Credit: Emma Smith/333productions
Scientist Neil Hammerschlag might need a bigger boat the next time he's trolling the reefs near the Florida Keys. Hammerschlag spends a lot of time on the water, as most shark hunters do. But on May 27, he reeled in something bigger than he could chew.
"We didn't know if we were pulling up a sunken boat, a monster shark, a school bus - we had no idea which it was," Hammerschlag told OurAmazingPlanet.
Turns out it was a 1,000-pound bull shark.
"As soon as it came to the surface, it literally took my breath away, it was so big," Hammerschlag said.
Hammerschlag, a shark researcher and assistant professor at the University of Miami, spends every other weekend in southern Florida dragging baited, shark-safe lines behind a boat, hoping for a bite.
"It's one of the biggest bull sharks I've ever caught, and it's the biggest bull shark I've ever tagged," Hammerschlag told OurAmazingPlanet. (Which is pretty impressive considering he's tagged more than 1,000).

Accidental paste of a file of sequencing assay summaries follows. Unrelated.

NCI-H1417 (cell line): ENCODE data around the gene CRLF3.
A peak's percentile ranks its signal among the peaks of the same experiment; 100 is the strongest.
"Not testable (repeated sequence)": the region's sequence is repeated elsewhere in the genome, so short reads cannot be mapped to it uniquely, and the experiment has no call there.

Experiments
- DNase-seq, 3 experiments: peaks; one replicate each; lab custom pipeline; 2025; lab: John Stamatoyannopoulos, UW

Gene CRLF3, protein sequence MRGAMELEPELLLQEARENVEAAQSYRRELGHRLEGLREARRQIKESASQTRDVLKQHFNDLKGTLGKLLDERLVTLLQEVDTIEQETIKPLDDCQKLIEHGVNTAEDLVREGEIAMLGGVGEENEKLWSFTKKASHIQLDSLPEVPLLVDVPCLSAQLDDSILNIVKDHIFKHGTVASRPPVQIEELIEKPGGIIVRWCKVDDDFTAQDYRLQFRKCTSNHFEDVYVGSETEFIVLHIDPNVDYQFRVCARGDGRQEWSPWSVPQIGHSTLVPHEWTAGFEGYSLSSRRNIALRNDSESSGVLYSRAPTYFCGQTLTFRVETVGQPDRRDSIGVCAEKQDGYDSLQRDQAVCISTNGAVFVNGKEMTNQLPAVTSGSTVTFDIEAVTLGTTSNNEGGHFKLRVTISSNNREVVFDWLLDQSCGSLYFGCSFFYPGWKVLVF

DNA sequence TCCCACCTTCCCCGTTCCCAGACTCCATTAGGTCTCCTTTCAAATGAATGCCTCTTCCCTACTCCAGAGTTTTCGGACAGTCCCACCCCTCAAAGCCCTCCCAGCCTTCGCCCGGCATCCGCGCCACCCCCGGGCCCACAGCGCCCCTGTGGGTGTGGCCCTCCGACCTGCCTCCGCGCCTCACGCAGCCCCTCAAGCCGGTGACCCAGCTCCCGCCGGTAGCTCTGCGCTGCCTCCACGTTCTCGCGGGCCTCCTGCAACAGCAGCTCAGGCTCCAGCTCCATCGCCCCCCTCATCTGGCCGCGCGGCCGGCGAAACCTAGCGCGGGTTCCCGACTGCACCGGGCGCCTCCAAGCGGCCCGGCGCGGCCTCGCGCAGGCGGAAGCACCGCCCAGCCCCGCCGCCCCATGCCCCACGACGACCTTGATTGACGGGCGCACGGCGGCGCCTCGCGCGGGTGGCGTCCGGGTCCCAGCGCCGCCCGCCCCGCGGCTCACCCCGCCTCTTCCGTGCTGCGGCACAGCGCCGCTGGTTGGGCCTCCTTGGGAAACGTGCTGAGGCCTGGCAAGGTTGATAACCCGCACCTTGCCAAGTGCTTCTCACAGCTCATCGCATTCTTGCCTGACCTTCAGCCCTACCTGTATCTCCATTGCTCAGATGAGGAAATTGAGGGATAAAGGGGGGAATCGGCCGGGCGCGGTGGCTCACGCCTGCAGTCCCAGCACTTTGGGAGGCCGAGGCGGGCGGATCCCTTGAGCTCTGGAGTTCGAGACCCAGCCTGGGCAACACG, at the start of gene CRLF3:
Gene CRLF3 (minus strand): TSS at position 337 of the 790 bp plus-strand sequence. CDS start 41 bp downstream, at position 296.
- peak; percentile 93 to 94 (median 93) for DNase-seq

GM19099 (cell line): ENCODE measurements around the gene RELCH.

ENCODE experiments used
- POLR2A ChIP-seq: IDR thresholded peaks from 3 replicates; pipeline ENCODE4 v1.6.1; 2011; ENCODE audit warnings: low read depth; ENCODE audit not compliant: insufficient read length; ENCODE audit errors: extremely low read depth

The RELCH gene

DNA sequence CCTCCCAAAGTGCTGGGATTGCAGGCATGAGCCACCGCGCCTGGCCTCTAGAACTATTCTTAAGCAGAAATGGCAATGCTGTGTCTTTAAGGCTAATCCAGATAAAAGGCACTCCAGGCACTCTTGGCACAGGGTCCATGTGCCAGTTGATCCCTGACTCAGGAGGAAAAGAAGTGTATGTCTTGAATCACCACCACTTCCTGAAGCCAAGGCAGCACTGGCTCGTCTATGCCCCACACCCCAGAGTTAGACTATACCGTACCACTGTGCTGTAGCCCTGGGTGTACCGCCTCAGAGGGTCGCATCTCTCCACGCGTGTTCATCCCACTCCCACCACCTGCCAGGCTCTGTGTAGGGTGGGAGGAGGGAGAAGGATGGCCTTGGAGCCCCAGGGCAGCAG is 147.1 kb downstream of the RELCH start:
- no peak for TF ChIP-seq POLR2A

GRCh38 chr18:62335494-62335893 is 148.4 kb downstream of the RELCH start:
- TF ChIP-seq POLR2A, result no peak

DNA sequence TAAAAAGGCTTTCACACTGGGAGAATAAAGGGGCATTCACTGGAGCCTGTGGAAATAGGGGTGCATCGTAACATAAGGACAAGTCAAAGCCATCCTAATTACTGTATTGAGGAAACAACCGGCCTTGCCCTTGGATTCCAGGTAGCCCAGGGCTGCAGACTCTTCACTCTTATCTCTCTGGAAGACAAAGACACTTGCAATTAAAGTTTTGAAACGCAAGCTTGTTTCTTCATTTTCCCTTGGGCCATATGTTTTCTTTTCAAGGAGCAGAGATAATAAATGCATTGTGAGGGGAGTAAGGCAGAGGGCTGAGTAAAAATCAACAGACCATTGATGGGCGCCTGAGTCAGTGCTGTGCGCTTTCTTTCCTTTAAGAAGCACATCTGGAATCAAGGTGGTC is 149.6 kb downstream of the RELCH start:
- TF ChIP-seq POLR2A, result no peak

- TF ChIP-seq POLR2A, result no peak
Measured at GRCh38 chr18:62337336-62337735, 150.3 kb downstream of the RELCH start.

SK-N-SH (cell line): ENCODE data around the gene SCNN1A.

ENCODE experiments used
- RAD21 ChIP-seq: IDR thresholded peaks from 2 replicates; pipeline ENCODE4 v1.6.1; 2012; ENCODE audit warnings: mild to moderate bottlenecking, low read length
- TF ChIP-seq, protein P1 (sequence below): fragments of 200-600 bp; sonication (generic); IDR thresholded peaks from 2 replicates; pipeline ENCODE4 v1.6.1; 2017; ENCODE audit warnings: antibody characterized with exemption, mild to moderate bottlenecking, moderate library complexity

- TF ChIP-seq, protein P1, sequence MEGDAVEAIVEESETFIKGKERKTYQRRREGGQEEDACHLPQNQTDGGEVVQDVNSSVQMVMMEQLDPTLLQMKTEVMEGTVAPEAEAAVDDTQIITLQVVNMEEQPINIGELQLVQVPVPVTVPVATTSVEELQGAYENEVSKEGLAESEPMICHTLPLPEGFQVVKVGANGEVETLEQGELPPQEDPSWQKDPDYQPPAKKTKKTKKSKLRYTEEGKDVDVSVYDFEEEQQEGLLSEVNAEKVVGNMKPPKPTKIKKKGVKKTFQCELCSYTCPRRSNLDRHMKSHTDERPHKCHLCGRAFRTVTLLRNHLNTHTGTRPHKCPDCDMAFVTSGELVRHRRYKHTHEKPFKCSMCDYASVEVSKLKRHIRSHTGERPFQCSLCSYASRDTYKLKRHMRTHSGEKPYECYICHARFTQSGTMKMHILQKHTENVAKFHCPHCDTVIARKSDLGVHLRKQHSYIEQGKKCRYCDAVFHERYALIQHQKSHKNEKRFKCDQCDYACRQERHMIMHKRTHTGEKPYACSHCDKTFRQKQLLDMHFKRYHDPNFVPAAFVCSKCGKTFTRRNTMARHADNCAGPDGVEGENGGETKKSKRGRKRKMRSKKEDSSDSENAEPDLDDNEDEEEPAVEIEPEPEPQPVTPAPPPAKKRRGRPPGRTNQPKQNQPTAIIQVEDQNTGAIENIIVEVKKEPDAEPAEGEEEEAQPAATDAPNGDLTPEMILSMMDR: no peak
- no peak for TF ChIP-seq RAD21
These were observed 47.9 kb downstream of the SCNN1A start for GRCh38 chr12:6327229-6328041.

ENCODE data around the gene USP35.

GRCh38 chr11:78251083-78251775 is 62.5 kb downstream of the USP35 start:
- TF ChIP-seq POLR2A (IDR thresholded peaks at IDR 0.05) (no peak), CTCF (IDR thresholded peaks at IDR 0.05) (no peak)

When he and his team catch one, they label the shark with either a satellite or ID tag, take small samples of muscle and fin and a vial's worth of blood, and then send the shark back out into the deep blue.
Turns out this shark was a female and as with many other shark species, females are typically larger than males. But don't be mistaken. She's no "lady." Hammerschlag says bull sharks, both males and females, have the most testosterone of any animal on the planet.
Once he regained his composure, Hammerschlag did indeed tag the shark. But get this - he ran out of satellite tags and had to settle for a simpler tag that doesn't allow for tracking. While Hammerschlag doesn't know where this huge shark is lurking now, he's proud to have made the catch of his life.
- Nature & Environment